Vacuum Clamp built into workbench?

I finally got my vacuum bag system set up (mucho thanks to joewoodworker.com). I've done some veneering, and now I'm thinking about making a vacuum clamp.
I had the thought that I could drill a hold through my solid maple bench top and thread an NTP male quick release onto the bottom. Then take a piece of MDF and drill a hole though it. Put some neoprene tape along the edges on both sides. Then whenever I want to vacuum clamp something, I'd blow out the hole to clear any dust/debris that might have collected, attached the vacuum pump, put the MDF over the hole, and the piece to be sanded/routed on top of the MDF. Then turn the pump on (the pump is 3cfm continuous duty rated).
Am I missing something? Ideally I'd have a foot switch to release the vacuum pressure, but as far as I can tell it should work. Thoughts?
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This is exactly what we had set up once upon a time for routing with a hand held router. Your thinking is flawless.
UA100
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It sounds like this would work great. You could make various sized pieces of MDF for clamping various sized boards.
Joe in Denver My woodworking website: www.the-wildings.com/shop/

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Bestest Handsander wrote:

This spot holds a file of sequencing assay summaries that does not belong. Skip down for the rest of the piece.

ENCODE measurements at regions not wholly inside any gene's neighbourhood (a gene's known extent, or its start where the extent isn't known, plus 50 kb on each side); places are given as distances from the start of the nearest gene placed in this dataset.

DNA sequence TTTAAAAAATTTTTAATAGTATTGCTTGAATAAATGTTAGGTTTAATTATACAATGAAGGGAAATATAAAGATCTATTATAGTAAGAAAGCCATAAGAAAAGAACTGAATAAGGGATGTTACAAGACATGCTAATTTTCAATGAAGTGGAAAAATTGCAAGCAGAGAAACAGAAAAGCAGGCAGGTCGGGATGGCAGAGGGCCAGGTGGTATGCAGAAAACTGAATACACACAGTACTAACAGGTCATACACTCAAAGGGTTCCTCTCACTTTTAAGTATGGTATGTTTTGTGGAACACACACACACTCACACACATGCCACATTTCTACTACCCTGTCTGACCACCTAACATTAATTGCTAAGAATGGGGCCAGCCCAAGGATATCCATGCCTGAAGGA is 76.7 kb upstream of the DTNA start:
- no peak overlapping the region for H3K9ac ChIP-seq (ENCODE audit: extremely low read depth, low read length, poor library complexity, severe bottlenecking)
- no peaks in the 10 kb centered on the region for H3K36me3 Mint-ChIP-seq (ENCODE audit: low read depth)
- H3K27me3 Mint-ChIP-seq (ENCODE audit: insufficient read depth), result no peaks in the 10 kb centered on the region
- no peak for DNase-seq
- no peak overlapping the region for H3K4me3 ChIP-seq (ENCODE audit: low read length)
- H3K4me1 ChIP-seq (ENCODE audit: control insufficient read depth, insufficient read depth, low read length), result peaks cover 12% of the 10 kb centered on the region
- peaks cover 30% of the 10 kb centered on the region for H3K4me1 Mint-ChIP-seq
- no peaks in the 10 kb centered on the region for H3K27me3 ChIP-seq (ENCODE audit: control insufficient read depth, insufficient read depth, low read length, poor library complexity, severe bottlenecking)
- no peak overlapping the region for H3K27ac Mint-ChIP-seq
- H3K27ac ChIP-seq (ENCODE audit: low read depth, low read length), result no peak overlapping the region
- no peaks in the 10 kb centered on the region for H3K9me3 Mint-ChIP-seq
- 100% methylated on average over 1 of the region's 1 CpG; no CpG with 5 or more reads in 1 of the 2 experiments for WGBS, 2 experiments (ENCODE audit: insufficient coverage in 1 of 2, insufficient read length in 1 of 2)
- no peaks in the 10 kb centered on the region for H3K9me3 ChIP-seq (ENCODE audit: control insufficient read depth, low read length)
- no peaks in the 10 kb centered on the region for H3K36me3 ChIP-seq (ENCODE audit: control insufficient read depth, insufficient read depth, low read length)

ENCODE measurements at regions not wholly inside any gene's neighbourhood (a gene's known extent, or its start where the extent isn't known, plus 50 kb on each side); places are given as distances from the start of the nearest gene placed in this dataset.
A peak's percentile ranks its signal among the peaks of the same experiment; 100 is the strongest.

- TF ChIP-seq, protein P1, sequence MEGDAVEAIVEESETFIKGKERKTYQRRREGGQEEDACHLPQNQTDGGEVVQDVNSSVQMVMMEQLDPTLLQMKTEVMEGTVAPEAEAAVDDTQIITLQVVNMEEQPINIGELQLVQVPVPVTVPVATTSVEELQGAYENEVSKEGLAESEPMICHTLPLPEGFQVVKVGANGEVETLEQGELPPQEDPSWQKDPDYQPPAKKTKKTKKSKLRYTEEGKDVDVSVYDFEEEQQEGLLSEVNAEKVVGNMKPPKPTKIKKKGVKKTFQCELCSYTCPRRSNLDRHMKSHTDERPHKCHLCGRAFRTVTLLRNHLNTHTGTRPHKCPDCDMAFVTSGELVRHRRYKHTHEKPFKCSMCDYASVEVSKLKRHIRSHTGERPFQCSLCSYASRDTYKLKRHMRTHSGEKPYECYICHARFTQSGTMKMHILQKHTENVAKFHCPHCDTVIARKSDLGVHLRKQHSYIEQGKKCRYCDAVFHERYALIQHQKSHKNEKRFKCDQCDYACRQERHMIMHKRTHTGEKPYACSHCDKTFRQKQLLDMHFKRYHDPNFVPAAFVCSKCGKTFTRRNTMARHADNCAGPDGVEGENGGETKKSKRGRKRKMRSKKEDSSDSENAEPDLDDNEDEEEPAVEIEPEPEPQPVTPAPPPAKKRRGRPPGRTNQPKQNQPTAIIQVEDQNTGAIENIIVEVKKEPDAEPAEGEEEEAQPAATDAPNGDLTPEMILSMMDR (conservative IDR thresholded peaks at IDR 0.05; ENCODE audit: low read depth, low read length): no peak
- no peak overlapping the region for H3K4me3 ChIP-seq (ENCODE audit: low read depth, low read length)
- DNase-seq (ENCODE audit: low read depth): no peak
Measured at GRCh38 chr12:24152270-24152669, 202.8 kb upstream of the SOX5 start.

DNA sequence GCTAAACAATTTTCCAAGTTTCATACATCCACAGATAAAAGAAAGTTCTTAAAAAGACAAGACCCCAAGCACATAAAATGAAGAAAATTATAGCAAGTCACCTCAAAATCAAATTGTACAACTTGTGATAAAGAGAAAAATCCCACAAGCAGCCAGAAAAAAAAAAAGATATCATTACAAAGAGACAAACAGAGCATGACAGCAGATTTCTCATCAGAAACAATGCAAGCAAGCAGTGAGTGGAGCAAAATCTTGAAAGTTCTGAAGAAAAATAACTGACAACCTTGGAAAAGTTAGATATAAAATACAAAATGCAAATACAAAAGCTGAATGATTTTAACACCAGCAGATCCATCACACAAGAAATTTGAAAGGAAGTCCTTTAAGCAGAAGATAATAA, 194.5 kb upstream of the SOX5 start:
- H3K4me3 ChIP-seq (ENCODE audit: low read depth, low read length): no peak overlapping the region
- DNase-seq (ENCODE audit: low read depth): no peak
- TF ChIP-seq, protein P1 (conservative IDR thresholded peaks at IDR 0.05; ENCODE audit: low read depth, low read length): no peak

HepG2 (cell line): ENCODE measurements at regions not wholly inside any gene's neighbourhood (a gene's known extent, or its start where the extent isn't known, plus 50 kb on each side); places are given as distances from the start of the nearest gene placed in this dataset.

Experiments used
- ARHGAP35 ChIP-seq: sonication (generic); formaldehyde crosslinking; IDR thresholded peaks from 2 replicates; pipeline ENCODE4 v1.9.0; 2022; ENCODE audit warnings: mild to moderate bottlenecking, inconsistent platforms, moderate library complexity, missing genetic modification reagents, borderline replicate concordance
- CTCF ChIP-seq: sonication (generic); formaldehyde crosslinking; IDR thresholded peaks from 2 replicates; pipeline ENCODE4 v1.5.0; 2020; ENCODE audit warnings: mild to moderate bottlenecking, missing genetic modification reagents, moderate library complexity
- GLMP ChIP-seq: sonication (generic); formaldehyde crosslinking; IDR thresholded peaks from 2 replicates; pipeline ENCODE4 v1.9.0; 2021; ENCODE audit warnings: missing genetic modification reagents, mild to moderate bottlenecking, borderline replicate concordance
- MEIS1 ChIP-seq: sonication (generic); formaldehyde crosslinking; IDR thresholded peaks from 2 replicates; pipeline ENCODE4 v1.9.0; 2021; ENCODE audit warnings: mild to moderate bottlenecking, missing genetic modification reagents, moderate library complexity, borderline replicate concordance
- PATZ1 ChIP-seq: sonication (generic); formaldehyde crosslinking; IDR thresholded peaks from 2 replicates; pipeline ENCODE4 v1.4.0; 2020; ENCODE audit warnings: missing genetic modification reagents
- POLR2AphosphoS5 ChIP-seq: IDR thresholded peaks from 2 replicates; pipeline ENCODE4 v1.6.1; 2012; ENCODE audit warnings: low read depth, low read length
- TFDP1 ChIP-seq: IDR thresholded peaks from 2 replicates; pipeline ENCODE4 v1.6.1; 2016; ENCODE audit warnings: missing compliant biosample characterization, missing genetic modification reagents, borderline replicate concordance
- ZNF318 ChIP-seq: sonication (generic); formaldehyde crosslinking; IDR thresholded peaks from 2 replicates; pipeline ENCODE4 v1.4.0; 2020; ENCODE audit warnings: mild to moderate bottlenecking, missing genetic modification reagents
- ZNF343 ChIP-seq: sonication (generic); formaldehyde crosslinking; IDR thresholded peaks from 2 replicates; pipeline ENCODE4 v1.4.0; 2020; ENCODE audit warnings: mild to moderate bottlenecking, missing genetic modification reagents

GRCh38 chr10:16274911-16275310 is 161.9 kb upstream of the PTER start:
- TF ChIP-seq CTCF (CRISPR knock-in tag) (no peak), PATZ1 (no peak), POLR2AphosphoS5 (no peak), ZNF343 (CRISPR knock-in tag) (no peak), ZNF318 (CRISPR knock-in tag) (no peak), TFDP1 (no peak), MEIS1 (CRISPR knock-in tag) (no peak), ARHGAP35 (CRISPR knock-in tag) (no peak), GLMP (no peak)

Don't use MDF - it's much too leaky. Instead make your block of UHMWPE (ultra high molecular weight polyethylene). It's available from most woodworking ssources. It's not cheap but it /works/.
You don't need to drill your workbench to do this. I have a web page at http://www.iedu.com/DeSoto/assembly.html that describes how to build the kind of clamp you're describing.
BTW, I use an old recycled refrigerator compressor to provide the vacuum for my CNC router. It works /well/ (and the price was right!)
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Morris Dovey
DeSoto, Iowa USA
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MDF works just fine if you finish it. I used spray lacquer on mine. I drew a vacuum last Saturday and the piece is still locked down as tight as can be. Based on my experience, you should incorporate some type of release valve. I will probably re-design mine so that the vacuum that holds the mdf to the bench and the vvacuum that holds the workpiece are two separate lines.
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David Chamberlain wrote:

The two-line approach sounds good. I think I might have to build a few more 'pucks' to play with. I normally use multiple pucks to hold a workpiece; and for production runs have had to make a mask of 1/8" hardboard with cutouts for the pucks to keep them from shifting when the workpiece is removed. A second line would make that unnecessary - but would double the amount of tubing in the work area; and would require a second vacuum source.
I started out with UHMWPE and have never had a problem; but know a number of people who've used MDF and seen poor-to-terrible performance. I suspect that they just didn't seal the MDF as thoroughly as you did.
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Morris Dovey
DeSoto, Iowa USA
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